Finally, I'm on Board: Allstate is Awful
I just hung up with an Allstate adjuster. At fault carrier (Safeco) put up 50,000 so we turn to the UM carrier for the additional $50,000. She offers $2,500 on top of the $50,000. She said something to the effect of, "There is only $50,000 left so what incentive do we have to offer that anyway?" When I reminded her of the fact that she just committed an offense that the Maryland Insurance Commission would certainly fine Allstate for, she quickly backed down.
I've defended Allstate in the past arguing that they are comparatively not as bad as everyone says. I've made flowery, loving statements like, "in spite of Allstate’s reputation, our Maryland accident lawyers [geez, that's a painful use f keywords to pander to Google, I have to fix that] do not see Allstate as the most difficult car insurance company to deal with in Maryland." I even said once that I thought GEICO was worse.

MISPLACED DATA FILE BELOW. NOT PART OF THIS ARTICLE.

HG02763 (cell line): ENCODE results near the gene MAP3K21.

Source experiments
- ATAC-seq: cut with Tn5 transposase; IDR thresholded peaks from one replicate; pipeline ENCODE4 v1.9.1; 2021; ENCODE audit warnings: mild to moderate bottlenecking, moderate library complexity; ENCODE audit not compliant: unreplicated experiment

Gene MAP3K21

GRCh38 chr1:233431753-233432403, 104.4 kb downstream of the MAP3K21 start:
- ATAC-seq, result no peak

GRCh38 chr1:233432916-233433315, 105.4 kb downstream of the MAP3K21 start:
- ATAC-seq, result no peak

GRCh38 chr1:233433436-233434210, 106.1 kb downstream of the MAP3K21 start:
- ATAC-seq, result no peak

I take all of that back.
Realizing I was getting nowhere, I said, "Look, there is not a lot of money at stake, why don't we just agree to arbitration." She categorically dismissed the idea. Why? The Oliver Stone in me thinks it is because they want the client to have to spend money on experts and preparing the case, in part to induce settlement, but in part out of spite. Keep in mind, this is their own policyholder.
I'm tempted to file a bad faith claim with the Maryland Insurance Administration. Not on what the adjuster said about not having to pay fair value because of the policy limit. She will just deny it. (The call was not recorded. I asked.) But the valuation of the case is just ridiculous. My guy has a permanent injury that is going to exceed $100,000. But the MIA is not going to give a bad faith finding on a value of claim question. History has taught us that.
What we need in Maryland is a real bad faith law where the uninsured or underinsured motorist carrier is required to stand behind their denial of the claim and pay the full value of the jury's verdict even if it is in excess of the policy limits. But Maryland is not going to get what it needs.